5 Organizational Design Principles That Are Key to Your Company’s Future
Work as we knew it has been turned upside down. The tides of change were already in motion before the pandemic. People were asking for more involvement in how they worked and when they worked. They were asking for their ideas and their needs to be seen and heard. They were asking to matter. Now, people are insisting on this type of meaningful connection to their work. Their expectations of organizations, of leaders, and of their own careers are forever changed. The question is, are you ready?
The new world of work will be built on the following principles. These principles are the building blocks of your organization’s future thriving.
1) Individuality. This is a move away from humans as resources, as widgets, or as variables that need to be controlled. It is a move toward employees being recognized as whole people, as individuals with tremendous capability, insight, wisdom, creativity, and a desire to contribute and thrive. By seeing team members as individuals, we show them they matter. When they feel that they matter, they contribute all their amazing gifts to our organizations. They feel safe to learn and grow, and we create an upward spiral of human potential.
2) Flexibility. Flexibility refers to when and where people work, yes, but it is so much more. Flexibility has a lot to do with trust. What flexibility really means is that we trust employees to do their jobs. We trust them to use their knowledge, capabilities, and judgment to get the work done and deliver the expected results. And we trust them to come and ask for help when they don’t know how to do something, because they feel safe and welcomed to do so.
3) Abundance. Historically, our work lives have been a competition, and not the good kind. This is due to a flawed and dangerous organizational design principal: scarcity. When there is not enough for everyone, employees have to compete for money, power, and prestige. But why was there not enough? Because organizations weren’t thriving. They weren’t thriving because they weren’t unlocking their human potential. By shifting to a mindset of abundance and allowing people to operate on that principle together, organizations would indeed have become more abundant. More is more. Remember, people are individuals with different desires. If abundance is about having what you truly desire, there is enough for us all.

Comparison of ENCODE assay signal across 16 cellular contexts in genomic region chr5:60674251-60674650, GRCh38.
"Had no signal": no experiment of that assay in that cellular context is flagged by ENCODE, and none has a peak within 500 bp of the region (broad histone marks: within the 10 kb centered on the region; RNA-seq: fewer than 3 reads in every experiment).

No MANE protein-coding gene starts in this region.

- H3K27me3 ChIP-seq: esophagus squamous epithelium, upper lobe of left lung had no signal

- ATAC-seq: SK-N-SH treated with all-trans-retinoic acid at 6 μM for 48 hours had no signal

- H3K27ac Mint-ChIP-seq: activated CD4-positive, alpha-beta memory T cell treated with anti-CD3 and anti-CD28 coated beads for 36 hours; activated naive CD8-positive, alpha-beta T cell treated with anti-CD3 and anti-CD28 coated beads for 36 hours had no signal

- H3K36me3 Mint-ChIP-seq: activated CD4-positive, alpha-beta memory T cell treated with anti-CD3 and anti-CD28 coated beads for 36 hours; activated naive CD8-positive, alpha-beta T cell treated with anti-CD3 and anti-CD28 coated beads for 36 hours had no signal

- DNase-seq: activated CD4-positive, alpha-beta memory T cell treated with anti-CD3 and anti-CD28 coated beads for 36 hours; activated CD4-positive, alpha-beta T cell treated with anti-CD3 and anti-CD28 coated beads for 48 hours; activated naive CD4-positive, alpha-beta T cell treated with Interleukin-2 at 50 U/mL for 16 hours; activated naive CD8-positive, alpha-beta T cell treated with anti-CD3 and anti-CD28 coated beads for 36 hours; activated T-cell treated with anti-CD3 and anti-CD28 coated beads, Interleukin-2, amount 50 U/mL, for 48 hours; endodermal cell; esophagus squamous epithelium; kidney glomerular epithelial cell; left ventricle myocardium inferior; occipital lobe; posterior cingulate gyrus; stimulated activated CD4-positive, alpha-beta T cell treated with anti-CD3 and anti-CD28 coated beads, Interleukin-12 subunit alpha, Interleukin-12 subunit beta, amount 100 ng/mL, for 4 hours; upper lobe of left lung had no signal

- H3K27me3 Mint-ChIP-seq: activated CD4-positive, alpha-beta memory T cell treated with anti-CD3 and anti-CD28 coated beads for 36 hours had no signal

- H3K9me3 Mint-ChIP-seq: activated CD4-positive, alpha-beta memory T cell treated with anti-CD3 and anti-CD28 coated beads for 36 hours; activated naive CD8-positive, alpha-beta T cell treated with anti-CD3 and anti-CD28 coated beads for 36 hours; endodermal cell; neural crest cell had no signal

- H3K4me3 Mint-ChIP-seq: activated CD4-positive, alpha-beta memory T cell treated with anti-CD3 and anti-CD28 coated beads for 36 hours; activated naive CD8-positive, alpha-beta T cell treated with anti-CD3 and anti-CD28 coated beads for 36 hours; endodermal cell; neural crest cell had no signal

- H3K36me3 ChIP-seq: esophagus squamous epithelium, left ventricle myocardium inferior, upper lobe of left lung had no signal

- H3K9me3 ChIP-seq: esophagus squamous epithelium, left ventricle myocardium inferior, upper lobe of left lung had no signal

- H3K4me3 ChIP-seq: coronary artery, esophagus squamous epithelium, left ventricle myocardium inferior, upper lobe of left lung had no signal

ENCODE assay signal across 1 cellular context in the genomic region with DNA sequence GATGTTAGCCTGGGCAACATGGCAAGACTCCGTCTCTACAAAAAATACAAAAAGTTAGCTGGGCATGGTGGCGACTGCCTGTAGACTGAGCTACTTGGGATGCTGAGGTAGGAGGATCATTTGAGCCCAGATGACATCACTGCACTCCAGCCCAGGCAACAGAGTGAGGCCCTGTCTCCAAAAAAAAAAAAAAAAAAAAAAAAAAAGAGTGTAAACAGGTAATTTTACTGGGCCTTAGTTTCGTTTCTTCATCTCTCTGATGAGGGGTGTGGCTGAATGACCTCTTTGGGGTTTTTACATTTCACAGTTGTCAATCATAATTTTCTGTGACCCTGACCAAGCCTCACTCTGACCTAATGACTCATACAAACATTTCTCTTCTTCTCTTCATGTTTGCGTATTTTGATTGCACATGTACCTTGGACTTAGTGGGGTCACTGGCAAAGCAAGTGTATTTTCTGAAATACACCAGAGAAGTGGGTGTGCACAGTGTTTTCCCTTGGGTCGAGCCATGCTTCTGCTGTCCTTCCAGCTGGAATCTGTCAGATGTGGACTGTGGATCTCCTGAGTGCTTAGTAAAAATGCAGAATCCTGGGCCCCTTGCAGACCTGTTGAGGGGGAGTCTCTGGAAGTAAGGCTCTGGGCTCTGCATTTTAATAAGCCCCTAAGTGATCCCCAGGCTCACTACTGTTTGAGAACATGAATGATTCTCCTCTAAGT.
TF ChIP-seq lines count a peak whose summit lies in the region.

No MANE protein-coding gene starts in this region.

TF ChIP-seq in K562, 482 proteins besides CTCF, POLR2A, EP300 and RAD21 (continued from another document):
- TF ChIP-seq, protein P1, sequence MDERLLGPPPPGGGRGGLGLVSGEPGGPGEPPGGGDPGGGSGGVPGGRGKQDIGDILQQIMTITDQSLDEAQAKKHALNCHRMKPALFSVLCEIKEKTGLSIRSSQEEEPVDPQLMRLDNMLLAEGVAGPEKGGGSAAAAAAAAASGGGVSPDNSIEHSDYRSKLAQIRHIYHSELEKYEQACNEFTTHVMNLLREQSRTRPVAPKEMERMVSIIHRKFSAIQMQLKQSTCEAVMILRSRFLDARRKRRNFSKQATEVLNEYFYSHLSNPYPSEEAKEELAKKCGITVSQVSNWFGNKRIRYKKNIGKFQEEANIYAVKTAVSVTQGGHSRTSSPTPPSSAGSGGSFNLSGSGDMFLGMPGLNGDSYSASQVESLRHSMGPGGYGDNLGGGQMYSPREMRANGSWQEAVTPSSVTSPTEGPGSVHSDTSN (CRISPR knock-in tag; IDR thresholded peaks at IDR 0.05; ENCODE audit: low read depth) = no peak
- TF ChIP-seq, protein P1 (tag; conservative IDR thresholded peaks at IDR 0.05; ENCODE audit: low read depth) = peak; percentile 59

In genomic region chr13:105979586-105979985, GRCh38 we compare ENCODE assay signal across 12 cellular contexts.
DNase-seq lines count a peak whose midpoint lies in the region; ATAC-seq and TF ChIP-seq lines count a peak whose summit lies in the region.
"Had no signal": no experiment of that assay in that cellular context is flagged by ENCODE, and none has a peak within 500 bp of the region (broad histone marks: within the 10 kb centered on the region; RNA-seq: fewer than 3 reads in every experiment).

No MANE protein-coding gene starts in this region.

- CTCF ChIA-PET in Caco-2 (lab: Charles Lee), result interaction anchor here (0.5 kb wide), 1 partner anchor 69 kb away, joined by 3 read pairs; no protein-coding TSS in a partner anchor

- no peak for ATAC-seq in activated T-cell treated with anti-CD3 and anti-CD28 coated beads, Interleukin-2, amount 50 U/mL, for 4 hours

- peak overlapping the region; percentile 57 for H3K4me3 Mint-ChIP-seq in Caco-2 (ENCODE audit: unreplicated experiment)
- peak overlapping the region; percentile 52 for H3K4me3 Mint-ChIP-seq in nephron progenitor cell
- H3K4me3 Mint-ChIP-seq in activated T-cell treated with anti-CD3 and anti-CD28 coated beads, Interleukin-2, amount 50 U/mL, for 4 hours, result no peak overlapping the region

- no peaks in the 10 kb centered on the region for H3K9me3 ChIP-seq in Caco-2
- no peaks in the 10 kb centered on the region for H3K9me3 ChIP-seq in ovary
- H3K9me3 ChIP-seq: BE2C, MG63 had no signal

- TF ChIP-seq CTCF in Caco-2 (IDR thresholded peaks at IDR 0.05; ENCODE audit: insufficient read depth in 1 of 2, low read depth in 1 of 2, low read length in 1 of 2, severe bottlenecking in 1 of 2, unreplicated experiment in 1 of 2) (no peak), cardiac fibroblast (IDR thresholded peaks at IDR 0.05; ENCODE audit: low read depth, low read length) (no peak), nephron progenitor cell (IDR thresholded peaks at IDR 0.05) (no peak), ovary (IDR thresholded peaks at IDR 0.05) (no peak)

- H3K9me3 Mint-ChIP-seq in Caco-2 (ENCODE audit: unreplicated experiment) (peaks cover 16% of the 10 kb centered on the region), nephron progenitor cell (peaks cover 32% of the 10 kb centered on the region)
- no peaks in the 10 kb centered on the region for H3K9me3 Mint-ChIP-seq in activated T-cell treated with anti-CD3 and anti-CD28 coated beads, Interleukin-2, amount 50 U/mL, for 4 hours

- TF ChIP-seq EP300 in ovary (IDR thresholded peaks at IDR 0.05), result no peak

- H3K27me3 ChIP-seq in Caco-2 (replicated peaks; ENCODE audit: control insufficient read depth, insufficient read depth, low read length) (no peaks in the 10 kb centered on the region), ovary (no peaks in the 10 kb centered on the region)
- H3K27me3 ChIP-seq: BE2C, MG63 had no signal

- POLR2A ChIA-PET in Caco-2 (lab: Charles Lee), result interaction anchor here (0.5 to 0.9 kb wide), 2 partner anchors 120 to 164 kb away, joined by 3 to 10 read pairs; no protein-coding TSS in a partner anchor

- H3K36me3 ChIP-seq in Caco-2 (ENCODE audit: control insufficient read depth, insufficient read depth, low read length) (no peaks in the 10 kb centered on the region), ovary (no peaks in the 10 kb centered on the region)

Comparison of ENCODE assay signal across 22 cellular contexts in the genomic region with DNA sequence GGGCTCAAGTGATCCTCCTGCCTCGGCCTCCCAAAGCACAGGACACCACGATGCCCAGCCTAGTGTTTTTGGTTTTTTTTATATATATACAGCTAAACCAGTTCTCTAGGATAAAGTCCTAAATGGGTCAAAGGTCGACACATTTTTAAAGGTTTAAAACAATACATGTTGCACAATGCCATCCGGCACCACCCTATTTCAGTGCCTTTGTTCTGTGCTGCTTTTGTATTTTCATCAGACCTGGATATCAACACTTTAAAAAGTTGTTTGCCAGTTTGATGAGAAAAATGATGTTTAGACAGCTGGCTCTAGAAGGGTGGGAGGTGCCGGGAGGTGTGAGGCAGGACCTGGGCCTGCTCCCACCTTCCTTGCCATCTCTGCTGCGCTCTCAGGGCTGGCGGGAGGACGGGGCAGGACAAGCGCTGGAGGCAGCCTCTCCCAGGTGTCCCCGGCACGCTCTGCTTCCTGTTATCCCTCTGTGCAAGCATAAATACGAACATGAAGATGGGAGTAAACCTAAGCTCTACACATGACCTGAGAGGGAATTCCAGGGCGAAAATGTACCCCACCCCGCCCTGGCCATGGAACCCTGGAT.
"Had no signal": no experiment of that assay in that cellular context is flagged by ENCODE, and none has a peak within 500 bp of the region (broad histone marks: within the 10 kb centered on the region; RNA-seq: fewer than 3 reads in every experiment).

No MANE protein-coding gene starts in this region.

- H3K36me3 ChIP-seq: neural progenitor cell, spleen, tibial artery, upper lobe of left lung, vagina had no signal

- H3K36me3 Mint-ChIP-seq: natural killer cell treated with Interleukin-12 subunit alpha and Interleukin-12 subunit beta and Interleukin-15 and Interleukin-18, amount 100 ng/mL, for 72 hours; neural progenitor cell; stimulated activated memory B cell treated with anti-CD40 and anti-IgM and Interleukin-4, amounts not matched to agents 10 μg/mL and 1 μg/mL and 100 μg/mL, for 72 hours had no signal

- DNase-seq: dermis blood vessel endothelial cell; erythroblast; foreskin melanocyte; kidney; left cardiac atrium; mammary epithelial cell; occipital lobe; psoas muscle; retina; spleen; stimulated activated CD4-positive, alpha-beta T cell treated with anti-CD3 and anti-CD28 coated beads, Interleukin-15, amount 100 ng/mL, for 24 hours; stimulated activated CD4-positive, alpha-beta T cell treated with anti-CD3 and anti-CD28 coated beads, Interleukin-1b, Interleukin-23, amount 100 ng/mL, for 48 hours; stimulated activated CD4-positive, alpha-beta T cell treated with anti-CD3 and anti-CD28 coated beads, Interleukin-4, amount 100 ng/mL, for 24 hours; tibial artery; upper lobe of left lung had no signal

4) Connection. We are, by nature, social creatures. We desire and are hardwired to be in community. What people are rejecting is conformity and control. What they are seeking is to feel a part of a team, a community of people who see them, hear them, and want to create something meaningful together. People, all of us, want healthy, uplifting relationships and collaboration. We want people to learn with, create with, and succeed with.
5) Joy. We can’t talk about connection without joy. But is joy really allowed at work? For decades, we’ve been unable to make up our minds about that. At times there has been advocacy for happiness at work. Other times, we reject and mock the happiness at work ideals. We insist, “It is called work for a reason!” It is time for us to put this debate to bed. Here’s how: If you were told you could be happy at work and produce amazing results, would you want that? Of course you would! Anyone who made you think otherwise is stuck in their own suffering, and goodness knows we have enough of that.
Underpinning these principles is a belief in human potential. To design an organization based on these principles, we need to believe fundamentally that people are wildly capable of expansiveness, growth, and success. If we don’t believe this, we cannot change. Organizations who have designed themselves from a place of fear and scarcity, to curb risks and to accommodate the dysfunctional few: get ready to turn yourselves and your leadership upside down. But know it will be worth it. When we believe in people, incredible things happen.